140 – Understanding Your Church’s Man Code
Adapted from No Man Left Behind by Pat Morley, David Delk, and Brett Clemmer (Moody, 2006)
Quick…in a phrase or sentence, what’s the dress code in your church? Is it business casual, suit and tie, or cowboy boots and blue jeans? (At our training, one group from Hawaii said “shorts and thongs.” They meant sandals, of course.)
How do guys know this? Is there a sign in front of your church: “First Community Church, Shirt and Tie required”? Do you have fashion police standing at the doors? Of course not. Men are smart. It doesn’t take more than a week to figure out what to wear.
Just as your church has an unspoken—but well-known—dress code, it also has an unspoken “man code.” The man code is the environment your church creates for men. Within a few weeks after beginning to attend, a man understands what it means to be a man in this church. Just like with the dress code, men soak it in from the atmosphere.
What impression does your church give about the importance of men? “Men Are _______ Here” “Important?” “Tolerated?” “Needed?” “Leaders?” “Supposed to do the hard work but leave the thinking to the women?” These are some of the answers we’ve gotten from leaders who have attended our training. One man said their man code was, “If you’d like your wife and children to go to church, bring them here.” Another said, “Successful men wanted here.” Finally, one man said their man code was simply, “Hi.” Obviously, we’ve also had many positive man code statements as well.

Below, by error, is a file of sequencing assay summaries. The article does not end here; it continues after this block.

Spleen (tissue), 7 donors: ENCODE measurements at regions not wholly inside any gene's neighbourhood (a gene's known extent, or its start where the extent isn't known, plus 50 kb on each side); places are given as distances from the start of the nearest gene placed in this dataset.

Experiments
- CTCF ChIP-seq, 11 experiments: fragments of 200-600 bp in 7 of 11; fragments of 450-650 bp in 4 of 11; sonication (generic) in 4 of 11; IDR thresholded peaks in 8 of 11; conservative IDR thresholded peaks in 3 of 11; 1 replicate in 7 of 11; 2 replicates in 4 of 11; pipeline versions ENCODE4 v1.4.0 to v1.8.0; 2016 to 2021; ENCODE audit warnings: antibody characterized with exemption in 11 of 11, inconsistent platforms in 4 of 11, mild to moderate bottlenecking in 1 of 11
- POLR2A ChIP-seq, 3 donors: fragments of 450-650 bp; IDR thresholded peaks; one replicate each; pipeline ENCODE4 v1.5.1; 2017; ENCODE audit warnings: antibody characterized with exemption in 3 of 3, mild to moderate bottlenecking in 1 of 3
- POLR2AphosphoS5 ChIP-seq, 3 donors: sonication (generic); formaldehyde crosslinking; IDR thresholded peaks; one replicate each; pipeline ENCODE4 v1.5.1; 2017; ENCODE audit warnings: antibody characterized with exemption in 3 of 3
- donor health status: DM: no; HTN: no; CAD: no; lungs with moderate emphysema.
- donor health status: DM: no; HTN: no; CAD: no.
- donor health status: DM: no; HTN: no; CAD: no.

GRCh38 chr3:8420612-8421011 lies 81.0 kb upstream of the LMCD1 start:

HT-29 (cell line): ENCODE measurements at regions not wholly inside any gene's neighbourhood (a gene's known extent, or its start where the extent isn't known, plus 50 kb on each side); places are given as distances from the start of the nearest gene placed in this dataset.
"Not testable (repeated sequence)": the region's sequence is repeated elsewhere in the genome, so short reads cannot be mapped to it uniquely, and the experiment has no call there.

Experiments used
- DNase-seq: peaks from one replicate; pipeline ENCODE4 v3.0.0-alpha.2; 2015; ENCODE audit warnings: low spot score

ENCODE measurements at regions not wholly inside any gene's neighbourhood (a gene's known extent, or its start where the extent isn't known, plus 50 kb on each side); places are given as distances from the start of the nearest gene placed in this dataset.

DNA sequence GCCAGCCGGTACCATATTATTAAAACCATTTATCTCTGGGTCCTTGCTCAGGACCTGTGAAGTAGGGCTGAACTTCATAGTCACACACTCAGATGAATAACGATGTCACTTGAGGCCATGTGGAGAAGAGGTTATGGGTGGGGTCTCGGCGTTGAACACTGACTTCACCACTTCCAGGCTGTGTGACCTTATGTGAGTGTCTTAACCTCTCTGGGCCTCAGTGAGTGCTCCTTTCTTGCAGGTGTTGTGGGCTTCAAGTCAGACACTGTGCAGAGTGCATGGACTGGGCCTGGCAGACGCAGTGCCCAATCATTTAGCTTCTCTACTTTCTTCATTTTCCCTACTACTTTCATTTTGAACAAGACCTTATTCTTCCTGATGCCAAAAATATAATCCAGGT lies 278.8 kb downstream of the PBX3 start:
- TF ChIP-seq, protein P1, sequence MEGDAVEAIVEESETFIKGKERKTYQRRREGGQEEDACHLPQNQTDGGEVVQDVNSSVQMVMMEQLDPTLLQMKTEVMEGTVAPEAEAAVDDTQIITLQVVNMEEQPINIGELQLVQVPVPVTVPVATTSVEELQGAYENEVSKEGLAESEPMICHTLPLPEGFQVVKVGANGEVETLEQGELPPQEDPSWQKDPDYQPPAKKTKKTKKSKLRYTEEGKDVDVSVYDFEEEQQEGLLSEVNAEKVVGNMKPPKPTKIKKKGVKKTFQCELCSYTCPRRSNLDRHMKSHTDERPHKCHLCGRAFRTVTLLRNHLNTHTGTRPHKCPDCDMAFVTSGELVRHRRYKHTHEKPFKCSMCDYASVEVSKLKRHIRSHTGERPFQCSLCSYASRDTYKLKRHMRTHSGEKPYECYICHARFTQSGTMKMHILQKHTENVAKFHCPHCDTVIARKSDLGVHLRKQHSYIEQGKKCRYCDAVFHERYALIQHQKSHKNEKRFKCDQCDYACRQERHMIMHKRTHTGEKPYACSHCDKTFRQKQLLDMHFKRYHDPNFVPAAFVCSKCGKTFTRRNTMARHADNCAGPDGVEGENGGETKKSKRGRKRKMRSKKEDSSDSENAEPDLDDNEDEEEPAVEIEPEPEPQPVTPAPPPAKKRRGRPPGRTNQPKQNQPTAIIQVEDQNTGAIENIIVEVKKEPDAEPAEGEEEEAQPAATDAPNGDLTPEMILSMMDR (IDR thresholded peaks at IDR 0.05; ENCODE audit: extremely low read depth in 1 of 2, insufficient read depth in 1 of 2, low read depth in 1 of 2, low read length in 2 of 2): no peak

What about your church? Imagine a new man comes to your church three or four times. In a phrase or sentence, how would he honestly sum up what he thinks it means to be a man in your church? Write a draft of your man code in the space below.
Since it’s not explicitly stated, how exactly do men figure out the “man code” of your church?
In Why Men Hate Going to Church, David Murrow points out that every church has a “thermostat.” Unfortunately, many churches’ thermostats are set to “Comfort.” Men, says Murrow, need a thermostat set to “Challenge.”
Here are some ways men learn about the environment of your church:
They look at the leaders.
Men follow strong leaders. They like to know that their leader is certain of where they are going. If a man doesn’t believe in the leader, he can’t follow the vision.
This is particularly important to men who are either young or new to your church. When you hold up a man as a standard, does he look boring, tired, and half-dead? Or does he look vibrant, excited, and wellspoken (regardless of age)? Men should be able to look at the visible leaders in the church and say, “I want to be like that.”
They listen to the music.
While contemporary music may connect stylistically with people, some of those praise choruses aren’t exactly “man-friendly.” Men resonate with songs that talk about challenge, adventure, and the battle of following Christ and seeing His kingdom become a reality. They tend to connect less with songs that ask another man—Jesus—to “hold me in your arms.”
They read the bulletin.
Does your bulletin have a section with information for men? How does it communicate with the congregation in general? If your bulletin has articles in it, think about adding a strong article for men once in a while.
Be sure the bulletin makes concrete statements about what God is doing through men in your church. “Bible Study, Wednesday night, Room 202, 7:30 p.m.” is not appealing to most men. But “Disruptive Jesus: A Bible Study for Men. Come learn how Jesus challenged the norm, and how He can change your life and our community”— that’s a Bible Study that has a chance at catching men’s attention.
They listen to the pastor.